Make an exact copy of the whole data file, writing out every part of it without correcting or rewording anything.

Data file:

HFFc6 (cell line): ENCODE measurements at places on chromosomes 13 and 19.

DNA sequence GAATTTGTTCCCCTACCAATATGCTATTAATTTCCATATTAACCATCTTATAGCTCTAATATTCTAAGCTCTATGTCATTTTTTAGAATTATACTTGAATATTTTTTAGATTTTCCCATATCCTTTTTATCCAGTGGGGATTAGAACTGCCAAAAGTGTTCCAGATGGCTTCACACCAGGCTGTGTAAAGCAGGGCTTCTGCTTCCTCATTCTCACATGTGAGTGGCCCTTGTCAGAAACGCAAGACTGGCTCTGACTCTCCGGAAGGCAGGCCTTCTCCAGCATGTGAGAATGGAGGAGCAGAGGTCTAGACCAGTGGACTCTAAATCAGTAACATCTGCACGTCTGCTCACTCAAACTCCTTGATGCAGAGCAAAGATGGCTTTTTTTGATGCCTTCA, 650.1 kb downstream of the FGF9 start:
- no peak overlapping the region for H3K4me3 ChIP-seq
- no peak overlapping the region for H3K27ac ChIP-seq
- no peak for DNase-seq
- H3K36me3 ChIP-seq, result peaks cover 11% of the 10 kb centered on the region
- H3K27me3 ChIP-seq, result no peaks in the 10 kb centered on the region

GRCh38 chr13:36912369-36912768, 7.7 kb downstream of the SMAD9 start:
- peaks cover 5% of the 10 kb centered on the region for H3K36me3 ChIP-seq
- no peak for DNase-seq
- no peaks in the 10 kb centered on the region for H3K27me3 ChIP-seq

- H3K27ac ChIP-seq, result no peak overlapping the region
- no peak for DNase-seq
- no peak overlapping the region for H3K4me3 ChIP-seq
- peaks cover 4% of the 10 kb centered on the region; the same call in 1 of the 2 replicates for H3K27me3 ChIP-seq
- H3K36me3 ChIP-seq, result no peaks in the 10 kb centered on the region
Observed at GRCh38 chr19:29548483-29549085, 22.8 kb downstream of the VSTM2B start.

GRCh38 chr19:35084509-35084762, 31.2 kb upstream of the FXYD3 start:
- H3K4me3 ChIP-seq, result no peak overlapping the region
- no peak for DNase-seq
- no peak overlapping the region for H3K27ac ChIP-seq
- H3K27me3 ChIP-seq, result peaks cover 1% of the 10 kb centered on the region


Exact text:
HFFc6 (cell line): ENCODE measurements at places on chromosomes 13 and 19.

DNA sequence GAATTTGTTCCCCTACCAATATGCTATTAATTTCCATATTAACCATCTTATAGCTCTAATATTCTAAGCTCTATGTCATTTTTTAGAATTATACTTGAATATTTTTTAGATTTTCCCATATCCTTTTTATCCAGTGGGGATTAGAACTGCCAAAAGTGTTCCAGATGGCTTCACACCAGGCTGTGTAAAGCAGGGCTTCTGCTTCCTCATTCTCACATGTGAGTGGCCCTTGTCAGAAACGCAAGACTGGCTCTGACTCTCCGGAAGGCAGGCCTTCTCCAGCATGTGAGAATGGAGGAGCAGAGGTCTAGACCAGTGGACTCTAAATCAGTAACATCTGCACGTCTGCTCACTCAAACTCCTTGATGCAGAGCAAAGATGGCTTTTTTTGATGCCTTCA, 650.1 kb downstream of the FGF9 start:
- no peak overlapping the region for H3K4me3 ChIP-seq
- no peak overlapping the region for H3K27ac ChIP-seq
- no peak for DNase-seq
- H3K36me3 ChIP-seq, result peaks cover 11% of the 10 kb centered on the region
- H3K27me3 ChIP-seq, result no peaks in the 10 kb centered on the region

GRCh38 chr13:36912369-36912768, 7.7 kb downstream of the SMAD9 start:
- peaks cover 5% of the 10 kb centered on the region for H3K36me3 ChIP-seq
- no peak for DNase-seq
- no peaks in the 10 kb centered on the region for H3K27me3 ChIP-seq

- H3K27ac ChIP-seq, result no peak overlapping the region
- no peak for DNase-seq
- no peak overlapping the region for H3K4me3 ChIP-seq
- peaks cover 4% of the 10 kb centered on the region; the same call in 1 of the 2 replicates for H3K27me3 ChIP-seq
- H3K36me3 ChIP-seq, result no peaks in the 10 kb centered on the region
Observed at GRCh38 chr19:29548483-29549085, 22.8 kb downstream of the VSTM2B start.

GRCh38 chr19:35084509-35084762, 31.2 kb upstream of the FXYD3 start:
- H3K4me3 ChIP-seq, result no peak overlapping the region
- no peak for DNase-seq
- no peak overlapping the region for H3K27ac ChIP-seq
- H3K27me3 ChIP-seq, result peaks cover 1% of the 10 kb centered on the region